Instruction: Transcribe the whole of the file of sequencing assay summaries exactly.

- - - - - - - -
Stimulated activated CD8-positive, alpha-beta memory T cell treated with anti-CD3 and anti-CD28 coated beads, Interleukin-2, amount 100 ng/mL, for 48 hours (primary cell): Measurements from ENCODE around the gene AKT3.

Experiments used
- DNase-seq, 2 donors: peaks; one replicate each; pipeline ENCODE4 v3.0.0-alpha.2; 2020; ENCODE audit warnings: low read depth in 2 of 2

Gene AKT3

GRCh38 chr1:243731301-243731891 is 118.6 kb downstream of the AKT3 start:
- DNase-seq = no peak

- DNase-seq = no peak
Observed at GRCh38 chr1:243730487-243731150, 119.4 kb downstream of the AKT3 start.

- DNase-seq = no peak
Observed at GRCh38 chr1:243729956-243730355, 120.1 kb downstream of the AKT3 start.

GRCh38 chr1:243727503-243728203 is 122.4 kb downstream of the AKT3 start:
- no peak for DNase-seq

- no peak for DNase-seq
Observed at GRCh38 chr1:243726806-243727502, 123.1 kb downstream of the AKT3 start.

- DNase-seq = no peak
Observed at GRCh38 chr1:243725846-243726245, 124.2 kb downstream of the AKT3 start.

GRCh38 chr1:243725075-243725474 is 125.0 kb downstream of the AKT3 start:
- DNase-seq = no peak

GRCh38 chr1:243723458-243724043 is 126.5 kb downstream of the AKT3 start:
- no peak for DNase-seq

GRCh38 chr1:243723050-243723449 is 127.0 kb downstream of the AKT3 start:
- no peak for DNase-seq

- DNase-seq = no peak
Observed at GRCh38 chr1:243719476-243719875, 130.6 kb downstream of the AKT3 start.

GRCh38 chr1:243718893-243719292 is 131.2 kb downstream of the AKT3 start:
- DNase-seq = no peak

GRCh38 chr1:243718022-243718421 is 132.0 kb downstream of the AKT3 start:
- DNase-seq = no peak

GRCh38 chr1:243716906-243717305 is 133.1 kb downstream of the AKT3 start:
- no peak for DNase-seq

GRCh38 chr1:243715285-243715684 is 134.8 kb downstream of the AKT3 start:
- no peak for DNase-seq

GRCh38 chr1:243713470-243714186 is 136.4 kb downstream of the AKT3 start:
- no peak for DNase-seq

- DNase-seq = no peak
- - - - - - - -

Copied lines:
Stimulated activated CD8-positive, alpha-beta memory T cell treated with anti-CD3 and anti-CD28 coated beads, Interleukin-2, amount 100 ng/mL, for 48 hours (primary cell): Measurements from ENCODE around the gene AKT3.

Experiments used
- DNase-seq, 2 donors: peaks; one replicate each; pipeline ENCODE4 v3.0.0-alpha.2; 2020; ENCODE audit warnings: low read depth in 2 of 2

Gene AKT3

GRCh38 chr1:243731301-243731891 is 118.6 kb downstream of the AKT3 start:
- DNase-seq = no peak

- DNase-seq = no peak
Observed at GRCh38 chr1:243730487-243731150, 119.4 kb downstream of the AKT3 start.

- DNase-seq = no peak
Observed at GRCh38 chr1:243729956-243730355, 120.1 kb downstream of the AKT3 start.

GRCh38 chr1:243727503-243728203 is 122.4 kb downstream of the AKT3 start:
- no peak for DNase-seq

- no peak for DNase-seq
Observed at GRCh38 chr1:243726806-243727502, 123.1 kb downstream of the AKT3 start.

- DNase-seq = no peak
Observed at GRCh38 chr1:243725846-243726245, 124.2 kb downstream of the AKT3 start.

GRCh38 chr1:243725075-243725474 is 125.0 kb downstream of the AKT3 start:
- DNase-seq = no peak

GRCh38 chr1:243723458-243724043 is 126.5 kb downstream of the AKT3 start:
- no peak for DNase-seq

GRCh38 chr1:243723050-243723449 is 127.0 kb downstream of the AKT3 start:
- no peak for DNase-seq

- DNase-seq = no peak
Observed at GRCh38 chr1:243719476-243719875, 130.6 kb downstream of the AKT3 start.

GRCh38 chr1:243718893-243719292 is 131.2 kb downstream of the AKT3 start:
- DNase-seq = no peak

GRCh38 chr1:243718022-243718421 is 132.0 kb downstream of the AKT3 start:
- DNase-seq = no peak

GRCh38 chr1:243716906-243717305 is 133.1 kb downstream of the AKT3 start:
- no peak for DNase-seq

GRCh38 chr1:243715285-243715684 is 134.8 kb downstream of the AKT3 start:
- no peak for DNase-seq

GRCh38 chr1:243713470-243714186 is 136.4 kb downstream of the AKT3 start:
- no peak for DNase-seq

- DNase-seq = no peak